Making the outdoors work

4th February 2005 at 00:00
Sue Cowley on teaching in open spaces

Moving out of the normal classroom space and into the hall or playground can be an invigorating experience for children and teachers. It can also be a potential minefield when it comes to managing your class. Get some practice in now, and when the summer arrives you'll be able to take full advantage of any sunny days.

* Set the rules first: It is difficult to get an unruly class to listen once they've moved away from the confines of their desks and chairs. Set up your rules and expectations before the children leave the classroom. Make it clear that if they refuse to behave as you ask, they will have to come back to the classroom.

* Having a base for "gatherings": Explain that when you arrive in the open space you want the class to gather at a specific point so that you can explain the activities. Decide on whether you want them to sit or stand in a circle, or to gather in a group around you. Use this base as a meeting point whenever you need to address the whole class.

* Agree a silence signal: Having a signal that indicates you want silence and their attention is useful in the classroom, and even more important in an open space. Again, set up your signal before you leave the confines of the classroom. Choose one that doesn't require you to use your voice. In an open space, the signal might need to carry a long way - try waving a hand in the air or blowing a whistle. Insist that the children respond instantly to your command. Spend time practising in the open before the lesson.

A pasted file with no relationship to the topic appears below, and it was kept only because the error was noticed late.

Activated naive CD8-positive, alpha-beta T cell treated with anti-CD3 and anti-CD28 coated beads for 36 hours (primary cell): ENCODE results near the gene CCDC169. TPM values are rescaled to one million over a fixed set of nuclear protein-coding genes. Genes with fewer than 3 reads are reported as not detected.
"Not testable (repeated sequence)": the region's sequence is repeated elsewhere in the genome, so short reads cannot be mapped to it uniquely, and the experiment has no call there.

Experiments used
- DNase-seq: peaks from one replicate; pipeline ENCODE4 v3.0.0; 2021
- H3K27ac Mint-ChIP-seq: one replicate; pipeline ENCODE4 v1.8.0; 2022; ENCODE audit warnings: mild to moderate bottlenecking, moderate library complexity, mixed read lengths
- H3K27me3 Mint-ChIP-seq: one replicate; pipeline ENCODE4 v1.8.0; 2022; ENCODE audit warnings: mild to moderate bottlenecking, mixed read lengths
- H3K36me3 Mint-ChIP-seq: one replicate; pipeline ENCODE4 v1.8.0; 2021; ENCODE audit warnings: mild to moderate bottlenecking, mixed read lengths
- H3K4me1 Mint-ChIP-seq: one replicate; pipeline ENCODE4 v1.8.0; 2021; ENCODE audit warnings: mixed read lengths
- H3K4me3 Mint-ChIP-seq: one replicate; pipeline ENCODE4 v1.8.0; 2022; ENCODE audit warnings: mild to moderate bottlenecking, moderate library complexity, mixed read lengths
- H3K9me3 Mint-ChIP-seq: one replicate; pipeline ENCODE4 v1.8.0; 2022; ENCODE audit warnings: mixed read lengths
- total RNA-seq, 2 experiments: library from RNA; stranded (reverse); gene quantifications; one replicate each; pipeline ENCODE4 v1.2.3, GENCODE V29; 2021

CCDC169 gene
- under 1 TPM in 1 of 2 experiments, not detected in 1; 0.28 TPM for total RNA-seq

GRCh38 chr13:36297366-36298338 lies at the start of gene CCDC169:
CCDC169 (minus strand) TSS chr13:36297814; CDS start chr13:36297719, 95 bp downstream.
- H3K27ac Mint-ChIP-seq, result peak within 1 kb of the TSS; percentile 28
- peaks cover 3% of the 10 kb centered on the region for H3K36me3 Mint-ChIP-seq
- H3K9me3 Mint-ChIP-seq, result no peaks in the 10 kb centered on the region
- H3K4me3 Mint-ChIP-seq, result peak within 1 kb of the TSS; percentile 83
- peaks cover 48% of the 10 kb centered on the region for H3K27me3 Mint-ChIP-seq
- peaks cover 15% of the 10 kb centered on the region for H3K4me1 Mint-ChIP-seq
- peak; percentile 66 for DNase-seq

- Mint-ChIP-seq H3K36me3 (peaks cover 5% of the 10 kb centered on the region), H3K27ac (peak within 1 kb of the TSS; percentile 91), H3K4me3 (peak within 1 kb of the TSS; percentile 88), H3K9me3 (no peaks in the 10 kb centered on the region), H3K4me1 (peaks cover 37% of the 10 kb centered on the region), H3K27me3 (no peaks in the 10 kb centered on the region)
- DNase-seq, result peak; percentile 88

* Watch your timing: It will take you longer than you might expect to move the class from one place to another, and to return to the classroom at the end of the lesson. Leave plenty of time for this, rather than having to rush at the last minute. The end of your lesson will be foremost in your pupils' minds the next time they see you.

* Structure the use of space: Your pupils will have less experience of working in open areas. Clarify the way in which they should use the space, for instance, defining the area inside which they must stay. Consider any potential safety hazards and designate these as "no go" areas.

* Ask the experts: PE teachers are experienced at managing behaviour in open spaces and they tend to have good ideas for highly structured management of a class. Approach any PE specialists at your school for additional tips and advice.

Subscribe to get access to the content on this page.

If you are already a Tes/ Tes Scotland subscriber please log in with your username or email address to get full access to our back issues, CPD library and membership plus page.

Not a subscriber? Find out more about our subscription offers.
Subscribe now
Existing subscriber?
Enter subscription number

Comments

The guide by your side – ensuring you are always up to date with the latest in education.

Get Tes magazine online and delivered to your door. Stay up to date with the latest research, teacher innovation and insight, plus classroom tips and techniques with a Tes magazine subscription.
With a Tes magazine subscription you get exclusive access to our CPD library. Including our New Teachers’ special for NQTS, Ed Tech, How to Get a Job, Trip Planner, Ed Biz Special and all Tes back issues.

Subscribe now